Performance of predictive models in marine benthic environments based on predictions of sponge distribution on the Australian continental shelf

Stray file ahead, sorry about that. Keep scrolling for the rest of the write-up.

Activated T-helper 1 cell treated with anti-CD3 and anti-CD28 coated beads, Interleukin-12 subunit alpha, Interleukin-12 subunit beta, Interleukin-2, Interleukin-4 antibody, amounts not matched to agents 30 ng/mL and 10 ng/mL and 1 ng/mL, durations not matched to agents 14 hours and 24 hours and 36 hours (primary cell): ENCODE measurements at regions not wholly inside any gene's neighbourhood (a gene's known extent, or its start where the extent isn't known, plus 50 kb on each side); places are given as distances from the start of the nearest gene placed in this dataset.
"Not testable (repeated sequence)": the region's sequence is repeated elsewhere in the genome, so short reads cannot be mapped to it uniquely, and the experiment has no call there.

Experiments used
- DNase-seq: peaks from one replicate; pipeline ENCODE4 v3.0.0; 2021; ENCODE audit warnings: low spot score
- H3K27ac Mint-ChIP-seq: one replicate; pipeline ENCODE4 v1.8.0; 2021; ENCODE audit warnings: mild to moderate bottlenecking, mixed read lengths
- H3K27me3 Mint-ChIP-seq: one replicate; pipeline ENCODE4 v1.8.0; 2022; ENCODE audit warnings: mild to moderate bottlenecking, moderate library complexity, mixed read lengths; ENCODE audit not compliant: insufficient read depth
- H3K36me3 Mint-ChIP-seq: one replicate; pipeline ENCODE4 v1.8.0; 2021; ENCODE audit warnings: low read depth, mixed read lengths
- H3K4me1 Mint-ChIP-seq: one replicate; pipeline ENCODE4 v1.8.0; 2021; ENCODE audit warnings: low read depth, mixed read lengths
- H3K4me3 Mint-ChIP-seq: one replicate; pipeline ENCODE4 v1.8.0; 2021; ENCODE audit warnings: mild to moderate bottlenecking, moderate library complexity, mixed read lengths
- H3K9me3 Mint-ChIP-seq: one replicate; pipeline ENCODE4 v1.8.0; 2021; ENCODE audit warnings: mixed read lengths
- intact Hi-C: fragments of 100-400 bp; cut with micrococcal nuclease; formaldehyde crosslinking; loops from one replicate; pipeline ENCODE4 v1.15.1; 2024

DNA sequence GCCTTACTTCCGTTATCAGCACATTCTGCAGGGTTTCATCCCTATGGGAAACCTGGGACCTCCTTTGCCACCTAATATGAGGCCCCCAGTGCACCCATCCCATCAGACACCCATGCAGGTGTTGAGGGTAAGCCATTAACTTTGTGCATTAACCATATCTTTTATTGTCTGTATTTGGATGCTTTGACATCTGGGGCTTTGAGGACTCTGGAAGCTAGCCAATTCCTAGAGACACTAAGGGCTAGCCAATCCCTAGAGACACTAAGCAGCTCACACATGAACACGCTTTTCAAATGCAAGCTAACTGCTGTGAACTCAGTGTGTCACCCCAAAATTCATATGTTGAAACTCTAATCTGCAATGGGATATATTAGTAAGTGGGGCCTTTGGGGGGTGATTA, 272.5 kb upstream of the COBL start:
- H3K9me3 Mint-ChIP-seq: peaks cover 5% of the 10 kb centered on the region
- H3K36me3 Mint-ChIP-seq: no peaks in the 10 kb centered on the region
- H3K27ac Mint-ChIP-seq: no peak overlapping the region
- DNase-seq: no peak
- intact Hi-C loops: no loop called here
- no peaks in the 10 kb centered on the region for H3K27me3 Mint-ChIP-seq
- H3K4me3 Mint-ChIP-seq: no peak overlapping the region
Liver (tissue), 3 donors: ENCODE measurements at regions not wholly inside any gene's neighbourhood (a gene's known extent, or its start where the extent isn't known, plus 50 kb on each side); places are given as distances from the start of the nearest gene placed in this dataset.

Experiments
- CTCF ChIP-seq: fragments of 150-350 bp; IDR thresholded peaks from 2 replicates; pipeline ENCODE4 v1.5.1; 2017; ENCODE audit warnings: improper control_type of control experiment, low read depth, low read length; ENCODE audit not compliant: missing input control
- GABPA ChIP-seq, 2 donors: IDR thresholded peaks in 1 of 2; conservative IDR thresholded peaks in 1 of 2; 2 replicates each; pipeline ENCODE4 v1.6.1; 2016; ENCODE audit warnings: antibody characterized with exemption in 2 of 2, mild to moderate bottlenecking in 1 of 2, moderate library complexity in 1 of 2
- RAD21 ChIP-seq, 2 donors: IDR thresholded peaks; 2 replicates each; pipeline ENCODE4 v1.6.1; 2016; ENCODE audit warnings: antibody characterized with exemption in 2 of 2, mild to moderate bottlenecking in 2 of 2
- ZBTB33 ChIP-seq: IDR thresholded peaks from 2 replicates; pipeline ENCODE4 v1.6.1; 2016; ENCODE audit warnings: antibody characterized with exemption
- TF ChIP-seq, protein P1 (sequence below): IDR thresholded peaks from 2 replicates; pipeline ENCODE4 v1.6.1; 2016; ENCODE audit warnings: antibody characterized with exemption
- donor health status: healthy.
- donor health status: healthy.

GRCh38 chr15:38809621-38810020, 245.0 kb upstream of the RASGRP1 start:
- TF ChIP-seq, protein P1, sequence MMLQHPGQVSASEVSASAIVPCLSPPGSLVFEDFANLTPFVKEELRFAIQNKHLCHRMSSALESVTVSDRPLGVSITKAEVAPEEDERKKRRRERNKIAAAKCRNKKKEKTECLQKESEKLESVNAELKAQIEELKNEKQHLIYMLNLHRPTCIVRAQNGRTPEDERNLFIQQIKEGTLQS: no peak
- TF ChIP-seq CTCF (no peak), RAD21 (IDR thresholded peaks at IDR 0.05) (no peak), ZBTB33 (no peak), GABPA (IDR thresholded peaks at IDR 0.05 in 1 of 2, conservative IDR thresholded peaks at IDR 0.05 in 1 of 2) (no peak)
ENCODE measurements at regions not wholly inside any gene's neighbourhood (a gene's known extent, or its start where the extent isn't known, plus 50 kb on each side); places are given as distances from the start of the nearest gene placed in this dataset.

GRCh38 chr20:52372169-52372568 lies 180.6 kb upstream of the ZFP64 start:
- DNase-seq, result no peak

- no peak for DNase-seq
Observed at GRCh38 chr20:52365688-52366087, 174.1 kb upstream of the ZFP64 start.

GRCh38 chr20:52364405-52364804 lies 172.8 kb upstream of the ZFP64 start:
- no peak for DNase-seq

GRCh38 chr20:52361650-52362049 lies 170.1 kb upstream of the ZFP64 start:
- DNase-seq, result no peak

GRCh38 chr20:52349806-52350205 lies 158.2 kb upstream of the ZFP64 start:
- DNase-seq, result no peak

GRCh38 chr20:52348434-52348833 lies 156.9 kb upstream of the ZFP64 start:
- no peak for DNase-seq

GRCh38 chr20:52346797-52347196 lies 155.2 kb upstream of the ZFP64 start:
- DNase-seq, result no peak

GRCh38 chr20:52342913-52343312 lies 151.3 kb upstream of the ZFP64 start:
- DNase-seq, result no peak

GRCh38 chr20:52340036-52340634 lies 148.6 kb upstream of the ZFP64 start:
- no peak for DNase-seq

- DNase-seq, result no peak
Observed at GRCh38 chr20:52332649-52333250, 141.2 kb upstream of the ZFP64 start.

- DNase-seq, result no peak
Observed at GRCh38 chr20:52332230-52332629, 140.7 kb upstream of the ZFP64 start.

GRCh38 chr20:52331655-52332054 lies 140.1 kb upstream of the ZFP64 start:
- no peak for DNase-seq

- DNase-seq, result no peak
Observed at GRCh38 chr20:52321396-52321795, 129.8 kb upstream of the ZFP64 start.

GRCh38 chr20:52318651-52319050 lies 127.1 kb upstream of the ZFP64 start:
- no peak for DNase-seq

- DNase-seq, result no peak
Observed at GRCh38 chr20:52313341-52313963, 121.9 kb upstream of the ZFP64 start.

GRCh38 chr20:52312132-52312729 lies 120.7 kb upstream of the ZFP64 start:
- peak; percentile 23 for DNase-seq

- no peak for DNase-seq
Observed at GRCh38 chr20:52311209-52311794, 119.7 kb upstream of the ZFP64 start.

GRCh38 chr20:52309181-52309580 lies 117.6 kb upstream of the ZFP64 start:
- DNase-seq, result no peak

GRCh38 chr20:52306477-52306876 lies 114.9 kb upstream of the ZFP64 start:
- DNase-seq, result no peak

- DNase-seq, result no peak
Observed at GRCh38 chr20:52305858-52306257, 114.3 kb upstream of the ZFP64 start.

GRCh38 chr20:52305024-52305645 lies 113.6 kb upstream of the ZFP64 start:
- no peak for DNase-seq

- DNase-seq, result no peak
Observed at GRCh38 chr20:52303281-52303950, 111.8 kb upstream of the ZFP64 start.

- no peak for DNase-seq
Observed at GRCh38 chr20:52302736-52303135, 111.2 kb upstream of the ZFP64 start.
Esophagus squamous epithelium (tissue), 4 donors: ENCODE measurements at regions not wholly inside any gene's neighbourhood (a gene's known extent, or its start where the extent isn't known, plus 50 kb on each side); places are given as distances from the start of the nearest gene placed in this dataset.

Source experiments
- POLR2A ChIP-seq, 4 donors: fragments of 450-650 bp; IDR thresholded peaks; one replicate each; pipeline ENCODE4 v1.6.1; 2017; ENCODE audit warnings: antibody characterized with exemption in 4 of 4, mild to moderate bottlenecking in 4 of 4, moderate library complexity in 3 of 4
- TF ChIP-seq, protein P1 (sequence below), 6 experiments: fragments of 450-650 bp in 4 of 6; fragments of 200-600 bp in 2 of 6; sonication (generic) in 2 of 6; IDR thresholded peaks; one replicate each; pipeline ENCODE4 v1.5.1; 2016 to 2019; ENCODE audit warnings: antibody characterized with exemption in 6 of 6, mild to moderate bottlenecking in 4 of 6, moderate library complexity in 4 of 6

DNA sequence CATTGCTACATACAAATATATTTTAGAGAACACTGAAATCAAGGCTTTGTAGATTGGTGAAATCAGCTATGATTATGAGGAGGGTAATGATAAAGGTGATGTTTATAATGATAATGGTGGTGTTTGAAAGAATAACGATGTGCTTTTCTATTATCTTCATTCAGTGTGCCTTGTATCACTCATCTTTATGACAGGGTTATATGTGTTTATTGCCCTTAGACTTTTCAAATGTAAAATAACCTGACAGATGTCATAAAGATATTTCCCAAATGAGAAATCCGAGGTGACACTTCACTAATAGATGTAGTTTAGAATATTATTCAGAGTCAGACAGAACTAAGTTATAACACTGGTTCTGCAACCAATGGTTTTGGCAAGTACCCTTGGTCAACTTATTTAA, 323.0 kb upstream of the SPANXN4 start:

This study tested the performance of 15 predictive models in predicting the distribution of sponge assemblages on the Australian continental shelf using a common set of marine environmental variables. The models included traditional regression and more recently developed machine learning models. The results demonstrate that the spatial distribution of sponge assemblages can be successfully predicted, although the effectiveness of predictions varied among models. Overall, machine learning models achieved the best prediction performance. The direct variable of bottom-water temperature and the resource variables that describe bottom-water nutrient status were found to be useful surrogates for the distribution of sponge assemblages at the broad regional scale. A new method of deriving pseudo-absence data (weighted pseudo-absence) was compared with random pseudo-absence data — the new data were able to improve modelling performance for all the models both in terms of statistics (~ 10%) and in the predicted spatial distributions. Results from this study will further refine modelling methods used to predict the spatial distribution of marine biota at broad spatial scales, an outcome especially relevant to managers of marine resources.
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